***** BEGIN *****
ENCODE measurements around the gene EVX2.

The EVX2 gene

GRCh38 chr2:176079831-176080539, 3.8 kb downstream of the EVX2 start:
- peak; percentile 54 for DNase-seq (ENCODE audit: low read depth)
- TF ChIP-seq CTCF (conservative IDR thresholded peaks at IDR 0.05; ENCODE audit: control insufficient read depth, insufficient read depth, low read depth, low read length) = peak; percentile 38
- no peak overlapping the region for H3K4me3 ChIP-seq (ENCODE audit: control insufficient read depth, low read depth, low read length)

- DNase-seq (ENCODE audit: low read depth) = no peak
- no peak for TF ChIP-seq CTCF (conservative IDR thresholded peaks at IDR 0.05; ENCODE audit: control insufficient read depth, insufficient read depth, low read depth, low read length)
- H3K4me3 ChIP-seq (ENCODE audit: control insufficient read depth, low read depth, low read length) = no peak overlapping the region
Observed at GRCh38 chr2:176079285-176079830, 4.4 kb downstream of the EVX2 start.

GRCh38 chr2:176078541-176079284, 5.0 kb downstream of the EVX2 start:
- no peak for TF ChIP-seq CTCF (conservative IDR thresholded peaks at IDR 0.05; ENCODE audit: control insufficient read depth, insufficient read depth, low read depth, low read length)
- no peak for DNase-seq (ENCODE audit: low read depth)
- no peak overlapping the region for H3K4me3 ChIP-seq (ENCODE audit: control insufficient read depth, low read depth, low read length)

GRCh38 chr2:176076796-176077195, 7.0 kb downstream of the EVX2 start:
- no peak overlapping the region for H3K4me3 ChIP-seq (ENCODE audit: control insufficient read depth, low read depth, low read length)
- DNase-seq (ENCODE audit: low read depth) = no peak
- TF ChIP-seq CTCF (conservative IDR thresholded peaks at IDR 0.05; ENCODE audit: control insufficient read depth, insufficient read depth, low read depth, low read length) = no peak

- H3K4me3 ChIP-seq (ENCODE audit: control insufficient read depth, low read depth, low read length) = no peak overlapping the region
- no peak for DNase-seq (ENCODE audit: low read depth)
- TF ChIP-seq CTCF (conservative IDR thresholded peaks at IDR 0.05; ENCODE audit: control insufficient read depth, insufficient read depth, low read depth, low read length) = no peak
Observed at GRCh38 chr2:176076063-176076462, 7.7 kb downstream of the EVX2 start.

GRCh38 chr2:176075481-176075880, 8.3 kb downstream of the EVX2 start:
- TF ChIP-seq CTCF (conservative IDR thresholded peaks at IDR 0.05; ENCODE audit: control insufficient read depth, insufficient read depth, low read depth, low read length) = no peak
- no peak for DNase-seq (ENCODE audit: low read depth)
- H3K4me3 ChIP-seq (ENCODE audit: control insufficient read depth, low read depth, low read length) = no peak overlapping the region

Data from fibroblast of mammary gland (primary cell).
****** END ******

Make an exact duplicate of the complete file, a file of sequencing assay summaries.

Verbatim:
ENCODE measurements around the gene EVX2.

The EVX2 gene

GRCh38 chr2:176079831-176080539, 3.8 kb downstream of the EVX2 start:
- peak; percentile 54 for DNase-seq (ENCODE audit: low read depth)
- TF ChIP-seq CTCF (conservative IDR thresholded peaks at IDR 0.05; ENCODE audit: control insufficient read depth, insufficient read depth, low read depth, low read length) = peak; percentile 38
- no peak overlapping the region for H3K4me3 ChIP-seq (ENCODE audit: control insufficient read depth, low read depth, low read length)

- DNase-seq (ENCODE audit: low read depth) = no peak
- no peak for TF ChIP-seq CTCF (conservative IDR thresholded peaks at IDR 0.05; ENCODE audit: control insufficient read depth, insufficient read depth, low read depth, low read length)
- H3K4me3 ChIP-seq (ENCODE audit: control insufficient read depth, low read depth, low read length) = no peak overlapping the region
Observed at GRCh38 chr2:176079285-176079830, 4.4 kb downstream of the EVX2 start.

GRCh38 chr2:176078541-176079284, 5.0 kb downstream of the EVX2 start:
- no peak for TF ChIP-seq CTCF (conservative IDR thresholded peaks at IDR 0.05; ENCODE audit: control insufficient read depth, insufficient read depth, low read depth, low read length)
- no peak for DNase-seq (ENCODE audit: low read depth)
- no peak overlapping the region for H3K4me3 ChIP-seq (ENCODE audit: control insufficient read depth, low read depth, low read length)

GRCh38 chr2:176076796-176077195, 7.0 kb downstream of the EVX2 start:
- no peak overlapping the region for H3K4me3 ChIP-seq (ENCODE audit: control insufficient read depth, low read depth, low read length)
- DNase-seq (ENCODE audit: low read depth) = no peak
- TF ChIP-seq CTCF (conservative IDR thresholded peaks at IDR 0.05; ENCODE audit: control insufficient read depth, insufficient read depth, low read depth, low read length) = no peak

- H3K4me3 ChIP-seq (ENCODE audit: control insufficient read depth, low read depth, low read length) = no peak overlapping the region
- no peak for DNase-seq (ENCODE audit: low read depth)
- TF ChIP-seq CTCF (conservative IDR thresholded peaks at IDR 0.05; ENCODE audit: control insufficient read depth, insufficient read depth, low read depth, low read length) = no peak
Observed at GRCh38 chr2:176076063-176076462, 7.7 kb downstream of the EVX2 start.

GRCh38 chr2:176075481-176075880, 8.3 kb downstream of the EVX2 start:
- TF ChIP-seq CTCF (conservative IDR thresholded peaks at IDR 0.05; ENCODE audit: control insufficient read depth, insufficient read depth, low read depth, low read length) = no peak
- no peak for DNase-seq (ENCODE audit: low read depth)
- H3K4me3 ChIP-seq (ENCODE audit: control insufficient read depth, low read depth, low read length) = no peak overlapping the region

Data from fibroblast of mammary gland (primary cell).